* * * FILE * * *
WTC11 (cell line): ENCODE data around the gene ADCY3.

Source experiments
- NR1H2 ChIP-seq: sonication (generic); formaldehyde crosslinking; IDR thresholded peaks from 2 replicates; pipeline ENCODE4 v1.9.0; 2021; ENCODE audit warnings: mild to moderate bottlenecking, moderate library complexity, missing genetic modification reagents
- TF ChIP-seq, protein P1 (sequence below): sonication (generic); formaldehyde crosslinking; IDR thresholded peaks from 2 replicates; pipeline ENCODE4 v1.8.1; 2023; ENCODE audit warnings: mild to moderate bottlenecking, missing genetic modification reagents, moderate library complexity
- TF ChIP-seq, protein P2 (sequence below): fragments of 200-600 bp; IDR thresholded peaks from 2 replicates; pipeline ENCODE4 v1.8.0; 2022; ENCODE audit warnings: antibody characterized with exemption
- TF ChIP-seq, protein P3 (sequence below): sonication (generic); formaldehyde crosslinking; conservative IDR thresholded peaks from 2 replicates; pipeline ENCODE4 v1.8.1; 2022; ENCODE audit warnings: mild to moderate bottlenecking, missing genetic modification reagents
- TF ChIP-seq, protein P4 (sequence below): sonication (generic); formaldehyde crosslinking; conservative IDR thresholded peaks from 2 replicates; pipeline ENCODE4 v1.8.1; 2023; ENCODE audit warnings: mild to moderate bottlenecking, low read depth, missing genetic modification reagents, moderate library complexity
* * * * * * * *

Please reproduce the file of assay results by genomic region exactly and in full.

WTC11 (cell line): ENCODE data around the gene ADCY3.

Source experiments
- NR1H2 ChIP-seq: sonication (generic); formaldehyde crosslinking; IDR thresholded peaks from 2 replicates; pipeline ENCODE4 v1.9.0; 2021; ENCODE audit warnings: mild to moderate bottlenecking, moderate library complexity, missing genetic modification reagents
- TF ChIP-seq, protein P1 (sequence below): sonication (generic); formaldehyde crosslinking; IDR thresholded peaks from 2 replicates; pipeline ENCODE4 v1.8.1; 2023; ENCODE audit warnings: mild to moderate bottlenecking, missing genetic modification reagents, moderate library complexity
- TF ChIP-seq, protein P2 (sequence below): fragments of 200-600 bp; IDR thresholded peaks from 2 replicates; pipeline ENCODE4 v1.8.0; 2022; ENCODE audit warnings: antibody characterized with exemption
- TF ChIP-seq, protein P3 (sequence below): sonication (generic); formaldehyde crosslinking; conservative IDR thresholded peaks from 2 replicates; pipeline ENCODE4 v1.8.1; 2022; ENCODE audit warnings: mild to moderate bottlenecking, missing genetic modification reagents
- TF ChIP-seq, protein P4 (sequence below): sonication (generic); formaldehyde crosslinking; conservative IDR thresholded peaks from 2 replicates; pipeline ENCODE4 v1.8.1; 2023; ENCODE audit warnings: mild to moderate bottlenecking, low read depth, missing genetic modification reagents, moderate library complexity